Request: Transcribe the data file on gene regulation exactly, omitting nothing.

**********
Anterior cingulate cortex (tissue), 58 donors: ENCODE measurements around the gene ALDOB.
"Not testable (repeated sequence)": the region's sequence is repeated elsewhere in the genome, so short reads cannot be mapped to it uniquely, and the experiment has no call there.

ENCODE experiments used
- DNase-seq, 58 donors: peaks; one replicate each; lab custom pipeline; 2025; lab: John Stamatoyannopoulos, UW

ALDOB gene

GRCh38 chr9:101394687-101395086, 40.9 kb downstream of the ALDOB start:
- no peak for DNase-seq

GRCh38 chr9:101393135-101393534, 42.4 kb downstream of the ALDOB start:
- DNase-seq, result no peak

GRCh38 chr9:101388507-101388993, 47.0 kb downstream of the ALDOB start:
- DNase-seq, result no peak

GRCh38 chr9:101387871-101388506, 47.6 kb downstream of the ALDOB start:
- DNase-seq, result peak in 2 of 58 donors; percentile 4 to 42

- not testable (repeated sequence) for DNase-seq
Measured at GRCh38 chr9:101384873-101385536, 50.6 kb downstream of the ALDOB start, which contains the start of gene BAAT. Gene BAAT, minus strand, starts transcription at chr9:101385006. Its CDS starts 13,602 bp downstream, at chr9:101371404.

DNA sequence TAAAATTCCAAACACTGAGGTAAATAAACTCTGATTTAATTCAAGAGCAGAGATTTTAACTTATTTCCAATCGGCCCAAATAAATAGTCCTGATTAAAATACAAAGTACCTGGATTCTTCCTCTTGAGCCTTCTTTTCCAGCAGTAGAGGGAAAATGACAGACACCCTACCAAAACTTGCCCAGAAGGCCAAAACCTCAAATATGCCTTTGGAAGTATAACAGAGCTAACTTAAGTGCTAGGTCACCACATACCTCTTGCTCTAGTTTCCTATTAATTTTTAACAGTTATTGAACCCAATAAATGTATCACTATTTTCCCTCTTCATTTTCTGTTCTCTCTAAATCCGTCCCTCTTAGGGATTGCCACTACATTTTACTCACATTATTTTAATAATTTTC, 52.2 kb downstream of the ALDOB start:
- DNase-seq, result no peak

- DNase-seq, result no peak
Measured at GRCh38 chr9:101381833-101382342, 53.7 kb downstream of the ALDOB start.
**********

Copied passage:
Anterior cingulate cortex (tissue), 58 donors: ENCODE measurements around the gene ALDOB.
"Not testable (repeated sequence)": the region's sequence is repeated elsewhere in the genome, so short reads cannot be mapped to it uniquely, and the experiment has no call there.

ENCODE experiments used
- DNase-seq, 58 donors: peaks; one replicate each; lab custom pipeline; 2025; lab: John Stamatoyannopoulos, UW

ALDOB gene

GRCh38 chr9:101394687-101395086, 40.9 kb downstream of the ALDOB start:
- no peak for DNase-seq

GRCh38 chr9:101393135-101393534, 42.4 kb downstream of the ALDOB start:
- DNase-seq, result no peak

GRCh38 chr9:101388507-101388993, 47.0 kb downstream of the ALDOB start:
- DNase-seq, result no peak

GRCh38 chr9:101387871-101388506, 47.6 kb downstream of the ALDOB start:
- DNase-seq, result peak in 2 of 58 donors; percentile 4 to 42

- not testable (repeated sequence) for DNase-seq
Measured at GRCh38 chr9:101384873-101385536, 50.6 kb downstream of the ALDOB start, which contains the start of gene BAAT. Gene BAAT, minus strand, starts transcription at chr9:101385006. Its CDS starts 13,602 bp downstream, at chr9:101371404.

DNA sequence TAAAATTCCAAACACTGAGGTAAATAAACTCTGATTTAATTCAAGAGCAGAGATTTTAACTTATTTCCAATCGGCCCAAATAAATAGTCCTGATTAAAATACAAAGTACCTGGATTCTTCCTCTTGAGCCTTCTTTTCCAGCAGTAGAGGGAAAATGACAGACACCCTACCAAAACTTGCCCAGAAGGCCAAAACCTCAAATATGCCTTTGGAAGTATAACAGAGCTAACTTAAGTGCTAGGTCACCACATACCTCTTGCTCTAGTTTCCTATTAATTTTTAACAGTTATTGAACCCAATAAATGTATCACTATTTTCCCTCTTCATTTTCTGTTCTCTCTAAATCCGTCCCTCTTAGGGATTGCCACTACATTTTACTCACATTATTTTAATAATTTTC, 52.2 kb downstream of the ALDOB start:
- DNase-seq, result no peak

- DNase-seq, result no peak
Measured at GRCh38 chr9:101381833-101382342, 53.7 kb downstream of the ALDOB start.